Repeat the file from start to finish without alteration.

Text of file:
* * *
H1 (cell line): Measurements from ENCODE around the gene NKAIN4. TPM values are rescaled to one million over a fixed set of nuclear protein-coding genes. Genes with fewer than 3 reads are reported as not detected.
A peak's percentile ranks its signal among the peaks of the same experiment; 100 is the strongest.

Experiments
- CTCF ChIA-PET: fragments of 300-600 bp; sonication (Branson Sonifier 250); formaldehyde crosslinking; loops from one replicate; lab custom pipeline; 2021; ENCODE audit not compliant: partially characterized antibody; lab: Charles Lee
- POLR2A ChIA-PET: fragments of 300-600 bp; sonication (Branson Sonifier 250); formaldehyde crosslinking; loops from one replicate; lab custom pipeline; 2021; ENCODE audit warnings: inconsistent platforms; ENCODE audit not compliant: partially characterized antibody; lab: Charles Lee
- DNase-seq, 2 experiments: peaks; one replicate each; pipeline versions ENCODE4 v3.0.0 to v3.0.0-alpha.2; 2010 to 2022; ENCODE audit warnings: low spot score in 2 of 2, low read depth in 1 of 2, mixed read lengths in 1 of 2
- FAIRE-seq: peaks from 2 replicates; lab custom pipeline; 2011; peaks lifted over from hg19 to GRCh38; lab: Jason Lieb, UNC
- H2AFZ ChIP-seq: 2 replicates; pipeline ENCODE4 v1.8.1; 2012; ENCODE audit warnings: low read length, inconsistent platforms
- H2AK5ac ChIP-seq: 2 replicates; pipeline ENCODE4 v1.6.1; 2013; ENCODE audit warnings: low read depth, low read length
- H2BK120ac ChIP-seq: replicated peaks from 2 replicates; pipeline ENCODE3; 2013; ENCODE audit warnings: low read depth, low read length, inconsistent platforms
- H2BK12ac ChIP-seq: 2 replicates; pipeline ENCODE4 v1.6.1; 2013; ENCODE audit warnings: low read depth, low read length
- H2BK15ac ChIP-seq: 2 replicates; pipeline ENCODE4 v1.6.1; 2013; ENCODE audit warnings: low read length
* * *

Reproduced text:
H1 (cell line): Measurements from ENCODE around the gene NKAIN4. TPM values are rescaled to one million over a fixed set of nuclear protein-coding genes. Genes with fewer than 3 reads are reported as not detected.
A peak's percentile ranks its signal among the peaks of the same experiment; 100 is the strongest.

Experiments
- CTCF ChIA-PET: fragments of 300-600 bp; sonication (Branson Sonifier 250); formaldehyde crosslinking; loops from one replicate; lab custom pipeline; 2021; ENCODE audit not compliant: partially characterized antibody; lab: Charles Lee
- POLR2A ChIA-PET: fragments of 300-600 bp; sonication (Branson Sonifier 250); formaldehyde crosslinking; loops from one replicate; lab custom pipeline; 2021; ENCODE audit warnings: inconsistent platforms; ENCODE audit not compliant: partially characterized antibody; lab: Charles Lee
- DNase-seq, 2 experiments: peaks; one replicate each; pipeline versions ENCODE4 v3.0.0 to v3.0.0-alpha.2; 2010 to 2022; ENCODE audit warnings: low spot score in 2 of 2, low read depth in 1 of 2, mixed read lengths in 1 of 2
- FAIRE-seq: peaks from 2 replicates; lab custom pipeline; 2011; peaks lifted over from hg19 to GRCh38; lab: Jason Lieb, UNC
- H2AFZ ChIP-seq: 2 replicates; pipeline ENCODE4 v1.8.1; 2012; ENCODE audit warnings: low read length, inconsistent platforms
- H2AK5ac ChIP-seq: 2 replicates; pipeline ENCODE4 v1.6.1; 2013; ENCODE audit warnings: low read depth, low read length
- H2BK120ac ChIP-seq: replicated peaks from 2 replicates; pipeline ENCODE3; 2013; ENCODE audit warnings: low read depth, low read length, inconsistent platforms
- H2BK12ac ChIP-seq: 2 replicates; pipeline ENCODE4 v1.6.1; 2013; ENCODE audit warnings: low read depth, low read length
- H2BK15ac ChIP-seq: 2 replicates; pipeline ENCODE4 v1.6.1; 2013; ENCODE audit warnings: low read length